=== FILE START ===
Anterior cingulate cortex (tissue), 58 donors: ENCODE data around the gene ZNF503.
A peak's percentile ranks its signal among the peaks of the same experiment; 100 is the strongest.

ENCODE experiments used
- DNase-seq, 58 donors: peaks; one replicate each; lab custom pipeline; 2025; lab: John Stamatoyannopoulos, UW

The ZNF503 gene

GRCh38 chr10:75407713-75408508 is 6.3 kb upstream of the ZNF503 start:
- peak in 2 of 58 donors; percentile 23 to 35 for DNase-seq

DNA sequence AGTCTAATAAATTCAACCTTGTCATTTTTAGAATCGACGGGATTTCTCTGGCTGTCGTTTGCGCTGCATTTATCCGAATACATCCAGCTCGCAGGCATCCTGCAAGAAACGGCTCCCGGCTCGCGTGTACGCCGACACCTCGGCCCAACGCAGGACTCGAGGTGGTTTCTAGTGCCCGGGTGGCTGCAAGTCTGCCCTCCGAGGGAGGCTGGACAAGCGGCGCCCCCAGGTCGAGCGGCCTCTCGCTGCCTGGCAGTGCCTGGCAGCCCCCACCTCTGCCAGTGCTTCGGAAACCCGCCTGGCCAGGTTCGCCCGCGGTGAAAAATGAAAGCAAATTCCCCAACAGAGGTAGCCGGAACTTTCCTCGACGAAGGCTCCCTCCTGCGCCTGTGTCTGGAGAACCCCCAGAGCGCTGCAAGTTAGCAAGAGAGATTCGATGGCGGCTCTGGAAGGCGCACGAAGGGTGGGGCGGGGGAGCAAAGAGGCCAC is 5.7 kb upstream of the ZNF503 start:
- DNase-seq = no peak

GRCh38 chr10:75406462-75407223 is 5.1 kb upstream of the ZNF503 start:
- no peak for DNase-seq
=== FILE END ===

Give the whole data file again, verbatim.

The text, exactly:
Anterior cingulate cortex (tissue), 58 donors: ENCODE data around the gene ZNF503.
A peak's percentile ranks its signal among the peaks of the same experiment; 100 is the strongest.

ENCODE experiments used
- DNase-seq, 58 donors: peaks; one replicate each; lab custom pipeline; 2025; lab: John Stamatoyannopoulos, UW

The ZNF503 gene

GRCh38 chr10:75407713-75408508 is 6.3 kb upstream of the ZNF503 start:
- peak in 2 of 58 donors; percentile 23 to 35 for DNase-seq

DNA sequence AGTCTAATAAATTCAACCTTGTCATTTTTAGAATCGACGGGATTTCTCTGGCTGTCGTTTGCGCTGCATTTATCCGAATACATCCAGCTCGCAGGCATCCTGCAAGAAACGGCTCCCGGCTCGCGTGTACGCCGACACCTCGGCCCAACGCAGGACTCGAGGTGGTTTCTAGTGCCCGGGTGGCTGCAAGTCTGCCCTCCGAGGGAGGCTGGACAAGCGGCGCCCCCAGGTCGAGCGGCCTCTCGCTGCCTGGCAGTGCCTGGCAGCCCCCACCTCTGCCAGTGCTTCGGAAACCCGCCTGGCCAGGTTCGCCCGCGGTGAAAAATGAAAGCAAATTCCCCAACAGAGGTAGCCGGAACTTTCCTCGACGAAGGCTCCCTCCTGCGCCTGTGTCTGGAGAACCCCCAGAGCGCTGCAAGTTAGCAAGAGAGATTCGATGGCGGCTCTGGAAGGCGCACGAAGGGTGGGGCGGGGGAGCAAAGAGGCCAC is 5.7 kb upstream of the ZNF503 start:
- DNase-seq = no peak

GRCh38 chr10:75406462-75407223 is 5.1 kb upstream of the ZNF503 start:
- no peak for DNase-seq